The legacy of Chinese architects
Shanghai's pre-1949 Western architecture is dismissed by critics as little more than a painful reminder of foreign domination. But as Michelle Qiao learns, many of Shanghai's Western buildings are the work of China's remarkable first general of architects.
Not quite. It's a little-known fact that many of Shanghai's pre-1949 Western-style buildings are the work of China's first generation of architects. Examples include the Bank of China on the Bund by Lu Qianshou, the Paramount Dance Hall by Yang Xiliu, the Majestic Theater by Fan Wenzhao and the Shanghai Concert Hall by Fan Wenzhao and Zhao Shen, among others.
By the late 1930s, Chinese architects had designed more than 20 percent of buildings taller than 10 stories. Of the 30 architectural agencies registered in 1936, more than 10 were established by Chinese architects. Their work accounts for more than 20 percent of the buildings on the Shanghai government's List of Modern
Excellent Architecture, such as the Paramount and the Bank of China. ``Traditionally, the profession of `architect' did not exist in China -- only craftsman,'' says Qian Zonghao, a deputy researcher of the Architectural History at the Shanghai History Museum. ``But things changed after the first batch of Chinese who studied architecture overseas returned in the 1910s.'' Like today, it was time of great energy and growth.
An influx of international firms brought with them not only investments but also ideas and new ways of life that China had not previously experienced. And like today, a building boom was under way. The city was undergoing massive architectural changes as well, with an unprecedented rush of neoclassical British-style buildings lining the Bund, while French, Mediterranean, Russian, American and German architectures ran through the Concessions.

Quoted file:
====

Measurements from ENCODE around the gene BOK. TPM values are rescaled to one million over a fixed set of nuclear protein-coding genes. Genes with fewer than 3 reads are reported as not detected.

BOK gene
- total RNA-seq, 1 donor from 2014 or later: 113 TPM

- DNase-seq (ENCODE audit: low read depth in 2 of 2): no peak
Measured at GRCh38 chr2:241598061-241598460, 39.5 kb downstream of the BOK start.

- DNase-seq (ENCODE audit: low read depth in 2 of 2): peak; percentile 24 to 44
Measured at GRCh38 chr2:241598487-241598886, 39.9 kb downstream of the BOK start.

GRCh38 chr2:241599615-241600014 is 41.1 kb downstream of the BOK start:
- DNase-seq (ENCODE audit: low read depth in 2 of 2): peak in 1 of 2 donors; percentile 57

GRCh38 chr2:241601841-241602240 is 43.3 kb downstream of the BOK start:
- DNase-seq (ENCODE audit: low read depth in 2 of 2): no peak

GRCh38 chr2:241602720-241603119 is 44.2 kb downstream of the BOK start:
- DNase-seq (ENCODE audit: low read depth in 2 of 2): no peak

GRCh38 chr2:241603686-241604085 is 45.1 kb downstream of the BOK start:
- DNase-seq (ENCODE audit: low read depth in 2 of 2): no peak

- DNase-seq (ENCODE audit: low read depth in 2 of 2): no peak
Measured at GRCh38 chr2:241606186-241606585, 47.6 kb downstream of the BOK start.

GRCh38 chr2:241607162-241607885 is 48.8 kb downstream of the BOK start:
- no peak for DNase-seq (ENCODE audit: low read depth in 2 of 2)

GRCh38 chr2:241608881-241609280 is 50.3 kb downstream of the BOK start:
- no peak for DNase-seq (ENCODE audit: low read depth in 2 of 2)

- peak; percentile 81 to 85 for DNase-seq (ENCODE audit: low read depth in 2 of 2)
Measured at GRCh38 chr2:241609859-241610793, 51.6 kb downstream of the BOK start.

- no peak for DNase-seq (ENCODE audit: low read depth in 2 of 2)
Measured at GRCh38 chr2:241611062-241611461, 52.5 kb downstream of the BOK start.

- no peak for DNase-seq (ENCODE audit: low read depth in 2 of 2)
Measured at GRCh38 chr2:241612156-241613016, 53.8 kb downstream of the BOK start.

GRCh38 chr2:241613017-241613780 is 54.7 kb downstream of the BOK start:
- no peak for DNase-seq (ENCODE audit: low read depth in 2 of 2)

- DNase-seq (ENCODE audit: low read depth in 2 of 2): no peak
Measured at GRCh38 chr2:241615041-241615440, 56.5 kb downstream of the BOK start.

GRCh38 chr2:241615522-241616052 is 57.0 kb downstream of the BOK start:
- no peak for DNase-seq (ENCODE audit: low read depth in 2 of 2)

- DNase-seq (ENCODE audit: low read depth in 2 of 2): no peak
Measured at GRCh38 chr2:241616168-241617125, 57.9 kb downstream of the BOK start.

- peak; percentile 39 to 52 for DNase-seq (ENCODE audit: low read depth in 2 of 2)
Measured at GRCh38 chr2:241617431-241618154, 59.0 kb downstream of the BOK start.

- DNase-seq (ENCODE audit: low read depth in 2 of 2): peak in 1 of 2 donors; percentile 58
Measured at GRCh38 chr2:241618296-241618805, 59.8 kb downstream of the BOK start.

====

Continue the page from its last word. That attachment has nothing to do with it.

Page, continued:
As more and more people poured into the ``Paris of the East,'' places for living, working and entertainment were built up with an amazing speed. From 1900 to 1931, about 80,000 buildings mushroomed in the Concessions. ``The history of Shanghai's modern architecture history began after the arrival of the Westerners' entry,'' says Zheng Zu'an, a professor with the Shanghai Academy of Social Science's Institute of History.
``At first, the foreign architects did most of the work. But when more Chinese students returned with overseas architectural degrees, they joined foreign architectural enterprises, and later became partners or even opened their own companies.'' Among the 39 members of the China Architects Academy in 1931, 37 had been educated overseas and 29 had studied in the United States. ``With this background, they were able to design Western, Chinese or East-meets-West styles,'' adds Zheng.
``And they created their own styles, too.'' During the 1920s, Chinese government began to call upon Chinese to revive traditional culture. As the Chinese Architecture magazine said, ``Chinese architects should mix Eastern and Western architectural knowledge to enhance the characteristics of traditional Chinese architectures.'' ``With the exception of pagodas, ancient Chinese buildings, most of which are made of wood, seldom have more than two floors,'' says Qian.
``So these talented architects, full of creative ideas, applied their Western knowledge to design taller buildings with traditional elements, like dragon-and-phoenix patterns on the ceiling. We call it Chinese Renaissance Style.'' Qian points out that approximately 10 buildings in this style still remain in Shanghai, including the former Shanghai Municipal Government (now Shanghai Sports Academy's office building), the Shanghai Library (Tongji High School) and Shanghai Museum (Changhai Hospital's screening building), all designed by Dong Dayou in 1933 and located in Yangpu District.